NASA sent 68 grams of lunar dust collected by Neil Armstrong and Buzz Aldrin during the Apollo 11 moon landing to the University of California, Berkeley, in 1969 to be studied by Melvin Calvin, who had won the 1961 Nobel prize in chemistry.
After being studied for carbon compounds by Calvin and his colleagues, the samples were prepared to be sent back to NASA but only 50 grams were returned.
The remainder was thought to have been destroyed in the process of research until 3 grams of the dust were discovered in April in a warehouse at the Lawrence Berkeley National Laboratory.
Archivist Karen Nelson uncovered the moon dust -- about 20 vials with handwritten labels dated "24 July 1970" -- while reviewing and clearing out artifacts from the facility's warehouse, a Berkeley Lab release reported.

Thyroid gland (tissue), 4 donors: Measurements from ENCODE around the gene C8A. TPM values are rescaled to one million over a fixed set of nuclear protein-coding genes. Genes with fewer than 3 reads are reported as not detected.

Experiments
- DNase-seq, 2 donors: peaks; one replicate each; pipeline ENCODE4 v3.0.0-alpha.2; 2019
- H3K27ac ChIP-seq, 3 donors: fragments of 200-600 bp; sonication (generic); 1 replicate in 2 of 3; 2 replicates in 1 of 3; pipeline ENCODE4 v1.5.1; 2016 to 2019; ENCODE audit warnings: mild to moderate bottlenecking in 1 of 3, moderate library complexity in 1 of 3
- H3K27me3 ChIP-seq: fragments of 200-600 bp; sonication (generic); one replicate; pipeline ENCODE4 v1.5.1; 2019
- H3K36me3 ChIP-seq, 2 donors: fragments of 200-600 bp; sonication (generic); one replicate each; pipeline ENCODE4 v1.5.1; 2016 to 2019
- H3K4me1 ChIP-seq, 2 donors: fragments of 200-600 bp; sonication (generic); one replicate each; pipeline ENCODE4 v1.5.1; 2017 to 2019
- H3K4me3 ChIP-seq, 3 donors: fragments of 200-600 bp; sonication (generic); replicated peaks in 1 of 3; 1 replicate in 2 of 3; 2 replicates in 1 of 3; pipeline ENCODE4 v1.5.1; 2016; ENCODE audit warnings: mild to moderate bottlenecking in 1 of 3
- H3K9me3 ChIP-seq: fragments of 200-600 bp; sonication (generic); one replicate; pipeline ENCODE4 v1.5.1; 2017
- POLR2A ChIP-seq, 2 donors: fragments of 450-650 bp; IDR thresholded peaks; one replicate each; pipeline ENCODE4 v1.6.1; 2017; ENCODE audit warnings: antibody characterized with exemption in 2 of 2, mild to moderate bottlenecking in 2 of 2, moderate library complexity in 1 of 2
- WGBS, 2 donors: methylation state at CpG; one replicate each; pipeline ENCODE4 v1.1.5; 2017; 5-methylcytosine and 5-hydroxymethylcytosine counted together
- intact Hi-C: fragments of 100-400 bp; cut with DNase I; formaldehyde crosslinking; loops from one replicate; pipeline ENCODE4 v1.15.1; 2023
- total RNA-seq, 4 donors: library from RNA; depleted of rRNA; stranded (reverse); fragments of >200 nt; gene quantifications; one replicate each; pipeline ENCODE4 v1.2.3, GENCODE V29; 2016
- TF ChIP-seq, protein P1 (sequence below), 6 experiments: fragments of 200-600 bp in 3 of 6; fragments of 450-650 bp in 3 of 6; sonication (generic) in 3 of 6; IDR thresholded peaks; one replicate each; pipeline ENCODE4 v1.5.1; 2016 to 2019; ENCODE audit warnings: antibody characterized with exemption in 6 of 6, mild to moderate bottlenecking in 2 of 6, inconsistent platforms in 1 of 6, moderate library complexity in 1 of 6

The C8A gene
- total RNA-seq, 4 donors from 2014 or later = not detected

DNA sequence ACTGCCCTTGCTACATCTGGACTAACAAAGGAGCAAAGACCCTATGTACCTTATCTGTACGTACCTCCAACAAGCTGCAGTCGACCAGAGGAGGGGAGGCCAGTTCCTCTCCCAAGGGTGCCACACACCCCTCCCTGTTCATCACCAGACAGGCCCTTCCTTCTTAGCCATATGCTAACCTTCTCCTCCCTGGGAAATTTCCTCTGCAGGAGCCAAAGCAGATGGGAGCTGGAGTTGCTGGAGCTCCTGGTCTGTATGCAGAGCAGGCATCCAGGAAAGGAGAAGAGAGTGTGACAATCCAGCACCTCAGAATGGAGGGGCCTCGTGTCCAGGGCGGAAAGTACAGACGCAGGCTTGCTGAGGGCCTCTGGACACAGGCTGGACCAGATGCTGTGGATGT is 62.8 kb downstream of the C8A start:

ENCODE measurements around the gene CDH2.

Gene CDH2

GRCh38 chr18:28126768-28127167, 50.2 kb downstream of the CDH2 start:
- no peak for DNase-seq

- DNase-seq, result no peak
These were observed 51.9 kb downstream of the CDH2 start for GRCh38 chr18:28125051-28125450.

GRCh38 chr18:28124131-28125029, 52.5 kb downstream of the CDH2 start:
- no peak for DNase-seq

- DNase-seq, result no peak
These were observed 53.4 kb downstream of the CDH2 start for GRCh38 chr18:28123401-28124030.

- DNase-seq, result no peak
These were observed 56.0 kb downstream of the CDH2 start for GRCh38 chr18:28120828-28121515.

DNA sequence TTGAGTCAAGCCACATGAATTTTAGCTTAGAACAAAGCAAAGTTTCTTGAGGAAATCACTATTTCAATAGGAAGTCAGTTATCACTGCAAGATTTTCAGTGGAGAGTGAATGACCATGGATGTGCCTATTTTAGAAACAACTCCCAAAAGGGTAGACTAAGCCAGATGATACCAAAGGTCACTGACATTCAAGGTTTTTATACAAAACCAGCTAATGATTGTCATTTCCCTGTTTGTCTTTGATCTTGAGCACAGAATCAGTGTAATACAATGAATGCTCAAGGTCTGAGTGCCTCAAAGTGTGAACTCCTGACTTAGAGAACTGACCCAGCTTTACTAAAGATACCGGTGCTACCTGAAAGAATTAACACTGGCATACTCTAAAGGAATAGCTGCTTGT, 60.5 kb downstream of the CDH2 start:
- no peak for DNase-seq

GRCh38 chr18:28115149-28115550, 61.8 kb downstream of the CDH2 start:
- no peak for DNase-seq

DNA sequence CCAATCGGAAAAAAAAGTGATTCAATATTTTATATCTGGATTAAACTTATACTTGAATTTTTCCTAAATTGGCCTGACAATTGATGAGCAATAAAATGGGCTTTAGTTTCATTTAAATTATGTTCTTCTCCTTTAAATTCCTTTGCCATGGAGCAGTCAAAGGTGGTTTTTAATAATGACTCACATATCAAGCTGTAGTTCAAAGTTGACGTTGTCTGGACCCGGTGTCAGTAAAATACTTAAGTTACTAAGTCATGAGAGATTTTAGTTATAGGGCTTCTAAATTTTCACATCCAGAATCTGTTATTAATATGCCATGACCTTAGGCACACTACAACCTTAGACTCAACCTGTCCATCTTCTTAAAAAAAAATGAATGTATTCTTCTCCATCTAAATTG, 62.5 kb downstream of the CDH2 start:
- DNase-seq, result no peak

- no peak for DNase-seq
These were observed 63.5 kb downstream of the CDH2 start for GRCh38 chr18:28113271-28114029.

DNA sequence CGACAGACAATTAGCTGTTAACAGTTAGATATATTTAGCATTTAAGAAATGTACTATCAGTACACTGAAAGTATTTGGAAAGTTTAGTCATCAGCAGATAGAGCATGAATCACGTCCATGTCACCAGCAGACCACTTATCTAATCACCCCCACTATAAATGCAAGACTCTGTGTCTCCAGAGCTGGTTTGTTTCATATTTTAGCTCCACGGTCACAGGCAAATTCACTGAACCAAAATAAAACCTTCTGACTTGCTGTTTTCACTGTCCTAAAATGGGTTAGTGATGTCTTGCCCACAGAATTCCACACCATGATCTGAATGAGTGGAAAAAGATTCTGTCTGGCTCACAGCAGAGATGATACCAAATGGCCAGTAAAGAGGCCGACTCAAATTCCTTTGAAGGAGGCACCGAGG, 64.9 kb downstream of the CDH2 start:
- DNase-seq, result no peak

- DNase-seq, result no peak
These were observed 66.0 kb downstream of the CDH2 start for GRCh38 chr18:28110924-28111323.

The lost samples have been returned to NASA's Lyndon B. Johnson Space Center in Houston, where they may still be "scientifically useful," curator Ryan Ziegler was quoted as saying.
Ziegler said he believed there was no ulterior motive in the misplacement of the moon dust samples.
"I have a feeling [Calvin] just forgot about them," he said.
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